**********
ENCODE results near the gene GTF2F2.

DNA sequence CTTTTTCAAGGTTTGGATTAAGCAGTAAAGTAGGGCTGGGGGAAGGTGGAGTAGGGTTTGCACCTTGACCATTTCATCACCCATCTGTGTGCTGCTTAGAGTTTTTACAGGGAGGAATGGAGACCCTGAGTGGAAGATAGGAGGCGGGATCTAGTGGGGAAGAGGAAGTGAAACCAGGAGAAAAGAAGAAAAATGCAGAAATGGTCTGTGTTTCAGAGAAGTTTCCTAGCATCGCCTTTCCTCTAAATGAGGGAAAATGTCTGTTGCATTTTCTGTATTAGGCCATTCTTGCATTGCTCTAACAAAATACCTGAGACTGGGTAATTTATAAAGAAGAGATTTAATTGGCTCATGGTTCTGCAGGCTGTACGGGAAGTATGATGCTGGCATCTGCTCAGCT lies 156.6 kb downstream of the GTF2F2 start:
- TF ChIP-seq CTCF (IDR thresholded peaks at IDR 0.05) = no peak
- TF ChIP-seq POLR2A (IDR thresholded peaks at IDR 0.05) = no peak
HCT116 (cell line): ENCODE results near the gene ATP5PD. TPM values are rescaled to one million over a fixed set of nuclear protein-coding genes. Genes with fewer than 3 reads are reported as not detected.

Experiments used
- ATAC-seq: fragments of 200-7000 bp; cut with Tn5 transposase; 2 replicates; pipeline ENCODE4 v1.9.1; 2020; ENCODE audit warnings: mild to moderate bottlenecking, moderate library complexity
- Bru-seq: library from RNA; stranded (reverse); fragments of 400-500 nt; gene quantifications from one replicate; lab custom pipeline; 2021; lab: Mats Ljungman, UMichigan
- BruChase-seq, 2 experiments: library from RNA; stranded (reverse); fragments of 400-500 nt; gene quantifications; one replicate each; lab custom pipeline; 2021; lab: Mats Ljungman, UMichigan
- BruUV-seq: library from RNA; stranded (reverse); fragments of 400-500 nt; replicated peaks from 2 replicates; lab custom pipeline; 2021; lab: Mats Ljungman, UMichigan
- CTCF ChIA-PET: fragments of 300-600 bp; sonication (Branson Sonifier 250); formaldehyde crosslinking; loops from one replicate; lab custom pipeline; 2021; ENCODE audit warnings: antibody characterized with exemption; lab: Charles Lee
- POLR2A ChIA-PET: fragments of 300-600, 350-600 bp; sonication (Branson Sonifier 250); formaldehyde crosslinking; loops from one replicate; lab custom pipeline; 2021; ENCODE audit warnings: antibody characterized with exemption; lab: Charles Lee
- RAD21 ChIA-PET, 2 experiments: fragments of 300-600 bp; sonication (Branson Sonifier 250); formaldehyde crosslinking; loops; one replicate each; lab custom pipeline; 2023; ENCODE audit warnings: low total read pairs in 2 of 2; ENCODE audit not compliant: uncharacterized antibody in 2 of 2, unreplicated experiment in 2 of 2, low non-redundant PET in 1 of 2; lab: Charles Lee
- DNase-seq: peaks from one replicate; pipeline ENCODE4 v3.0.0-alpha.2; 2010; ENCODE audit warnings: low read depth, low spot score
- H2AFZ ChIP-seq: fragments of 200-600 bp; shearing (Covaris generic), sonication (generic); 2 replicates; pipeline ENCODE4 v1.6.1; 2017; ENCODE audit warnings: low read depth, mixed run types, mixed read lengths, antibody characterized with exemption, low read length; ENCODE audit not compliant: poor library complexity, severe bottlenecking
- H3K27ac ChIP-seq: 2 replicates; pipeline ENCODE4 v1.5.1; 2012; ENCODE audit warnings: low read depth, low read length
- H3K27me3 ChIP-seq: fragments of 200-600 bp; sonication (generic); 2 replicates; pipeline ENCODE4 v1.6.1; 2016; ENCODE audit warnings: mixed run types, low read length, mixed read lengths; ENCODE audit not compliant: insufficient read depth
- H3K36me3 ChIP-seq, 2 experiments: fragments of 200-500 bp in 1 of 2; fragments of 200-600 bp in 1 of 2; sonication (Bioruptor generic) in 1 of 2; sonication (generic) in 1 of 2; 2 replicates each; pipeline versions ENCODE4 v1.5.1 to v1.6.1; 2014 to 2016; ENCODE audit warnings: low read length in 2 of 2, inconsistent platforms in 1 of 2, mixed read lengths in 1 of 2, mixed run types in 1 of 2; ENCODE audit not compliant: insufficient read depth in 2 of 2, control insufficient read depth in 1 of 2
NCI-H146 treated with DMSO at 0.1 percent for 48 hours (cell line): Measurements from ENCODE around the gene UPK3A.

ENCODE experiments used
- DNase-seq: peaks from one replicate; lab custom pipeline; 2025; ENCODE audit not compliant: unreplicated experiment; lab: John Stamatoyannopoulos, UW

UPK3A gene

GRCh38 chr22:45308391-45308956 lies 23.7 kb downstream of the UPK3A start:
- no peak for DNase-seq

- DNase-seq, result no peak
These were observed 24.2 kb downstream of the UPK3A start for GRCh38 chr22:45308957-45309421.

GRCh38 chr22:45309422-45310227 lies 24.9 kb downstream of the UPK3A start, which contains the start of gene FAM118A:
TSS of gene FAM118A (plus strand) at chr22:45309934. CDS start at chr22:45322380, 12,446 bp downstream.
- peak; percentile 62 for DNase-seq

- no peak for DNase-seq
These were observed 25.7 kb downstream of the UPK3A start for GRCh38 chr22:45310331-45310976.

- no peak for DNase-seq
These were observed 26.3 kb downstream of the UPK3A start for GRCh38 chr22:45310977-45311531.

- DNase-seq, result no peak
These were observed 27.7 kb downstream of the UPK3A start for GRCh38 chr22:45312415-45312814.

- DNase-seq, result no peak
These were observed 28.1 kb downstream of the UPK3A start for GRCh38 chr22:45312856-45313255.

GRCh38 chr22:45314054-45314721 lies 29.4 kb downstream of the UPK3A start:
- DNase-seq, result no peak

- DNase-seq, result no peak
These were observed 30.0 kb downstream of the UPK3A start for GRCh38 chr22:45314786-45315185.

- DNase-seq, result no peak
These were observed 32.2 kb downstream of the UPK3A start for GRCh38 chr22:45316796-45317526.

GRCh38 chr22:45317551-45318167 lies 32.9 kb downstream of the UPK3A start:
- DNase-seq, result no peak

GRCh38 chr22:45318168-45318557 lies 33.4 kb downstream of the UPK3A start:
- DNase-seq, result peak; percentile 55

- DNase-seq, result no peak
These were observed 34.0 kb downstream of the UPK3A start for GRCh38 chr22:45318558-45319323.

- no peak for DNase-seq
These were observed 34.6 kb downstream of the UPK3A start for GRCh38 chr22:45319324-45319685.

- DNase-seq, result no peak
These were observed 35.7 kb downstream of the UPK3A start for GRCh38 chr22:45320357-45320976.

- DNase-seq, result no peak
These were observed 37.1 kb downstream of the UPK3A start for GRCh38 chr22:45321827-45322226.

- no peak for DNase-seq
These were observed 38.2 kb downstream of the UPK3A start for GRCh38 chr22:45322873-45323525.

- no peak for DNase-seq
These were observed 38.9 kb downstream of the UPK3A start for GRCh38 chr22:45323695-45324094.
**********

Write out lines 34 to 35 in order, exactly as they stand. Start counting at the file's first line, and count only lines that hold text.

- DNase-seq, result no peak
These were observed 27.7 kb downstream of the UPK3A start for GRCh38 chr22:45312415-45312814.